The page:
British street artist Banksy is famous for his public interventions, often thought-provoking and topically relevant. Take his latest artwork at Southampton hospital, which we covered in the previous Art Digest. This time the artist went down to the London Underground disguised as a cleaner to stencil rats across the trains. Some of the creatures are pictured sneezing, while others ‘spray’ the interior of the subway car with a disinfectant. To conduct the intervention successfully, Banksy asked the passengers to move away and give him space for work. What’s the message? The artist seeks to remind people of the importance of wearing face masks during COVID-19. The entire process of the artistic intervention was caught on camera. You can find the video under the title ‘If You Don’t Mask, You Don’t Get’ on the artist’s Instagram (and enjoy the 1997 song ‘Tubthumping’ by Chumbawamba at the backdrop).
UPD. It was revealed on July 15 that actual London Underground cleaners have removed Banksy’s artwork due to the‘strict anti-graffiti policy’ of the institution. This decision has evoked various reactions of the public: while some people accuse the subway workers of callousness, others claim Banksy could have found a better place for his intervention. Anyway, all we have now is the video mentioned above, which serves as a documentation for the artist’s practice.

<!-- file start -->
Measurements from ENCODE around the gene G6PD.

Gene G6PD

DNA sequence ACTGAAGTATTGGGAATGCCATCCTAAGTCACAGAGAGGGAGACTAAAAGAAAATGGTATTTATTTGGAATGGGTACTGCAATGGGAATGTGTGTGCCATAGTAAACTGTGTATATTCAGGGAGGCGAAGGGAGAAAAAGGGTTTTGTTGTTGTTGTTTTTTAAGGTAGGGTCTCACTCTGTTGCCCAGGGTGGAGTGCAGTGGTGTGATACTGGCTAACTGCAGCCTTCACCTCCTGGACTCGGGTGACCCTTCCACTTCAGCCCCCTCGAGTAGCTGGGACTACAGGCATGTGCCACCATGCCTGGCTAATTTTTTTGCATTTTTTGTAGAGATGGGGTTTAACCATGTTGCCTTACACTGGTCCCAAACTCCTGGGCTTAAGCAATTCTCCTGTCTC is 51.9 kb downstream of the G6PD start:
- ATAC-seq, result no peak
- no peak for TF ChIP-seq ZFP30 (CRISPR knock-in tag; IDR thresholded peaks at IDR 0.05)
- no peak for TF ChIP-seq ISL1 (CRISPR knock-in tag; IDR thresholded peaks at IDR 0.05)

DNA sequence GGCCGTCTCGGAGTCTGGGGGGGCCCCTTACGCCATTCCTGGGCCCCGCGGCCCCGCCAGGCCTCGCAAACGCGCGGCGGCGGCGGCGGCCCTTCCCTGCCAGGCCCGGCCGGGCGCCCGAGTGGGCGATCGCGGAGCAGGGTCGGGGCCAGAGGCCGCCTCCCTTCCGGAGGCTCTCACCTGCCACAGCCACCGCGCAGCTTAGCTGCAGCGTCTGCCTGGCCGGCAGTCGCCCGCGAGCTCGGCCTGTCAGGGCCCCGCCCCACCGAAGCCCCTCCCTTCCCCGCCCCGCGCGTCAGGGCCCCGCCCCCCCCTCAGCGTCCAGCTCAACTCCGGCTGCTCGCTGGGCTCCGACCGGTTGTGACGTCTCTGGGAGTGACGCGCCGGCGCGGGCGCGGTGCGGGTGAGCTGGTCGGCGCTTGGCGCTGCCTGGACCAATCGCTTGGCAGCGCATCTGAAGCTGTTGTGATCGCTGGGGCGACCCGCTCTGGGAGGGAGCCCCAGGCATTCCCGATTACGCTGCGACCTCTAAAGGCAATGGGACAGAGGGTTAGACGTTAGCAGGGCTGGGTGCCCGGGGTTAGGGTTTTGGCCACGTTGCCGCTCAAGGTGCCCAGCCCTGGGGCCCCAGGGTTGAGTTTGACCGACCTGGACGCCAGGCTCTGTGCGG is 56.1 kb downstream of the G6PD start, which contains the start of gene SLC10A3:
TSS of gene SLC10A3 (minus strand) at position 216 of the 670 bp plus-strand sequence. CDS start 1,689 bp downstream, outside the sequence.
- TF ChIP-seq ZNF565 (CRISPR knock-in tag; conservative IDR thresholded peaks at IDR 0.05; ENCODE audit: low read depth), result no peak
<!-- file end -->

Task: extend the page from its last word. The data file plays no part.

Mentee of Marina Abramović Miles Greenberg to undertake a 24-hour performance
The 23-year-old artist Miles Greenberg enjoys undertaking physically challenging, enduring performances, however, this time it was something special. Supported by the Marina Abramović Institute (MAI), the artist presented his ‘OYSTERKNIFE’ performance, in which he was walking atop a conveyor belt inside the empty Montreal’s Centre Phi for 24 hours uninterruptedly. The performance took place from 4 pm July 16 to 4 pm July 17 and was streamed through the MAI website. The title of the work alludes to the 1928 essay ‘How It Feels To Be Colored Me’ by Zora Neale-Hurston, who was a famous American author and filmmaker, covering the topics of the African-American experience, gender, and racial struggles. In the essay Neale-Hurston says, she doesn’t ‘weep at the world. <…> I’m too busy sharpening my oyster knife’.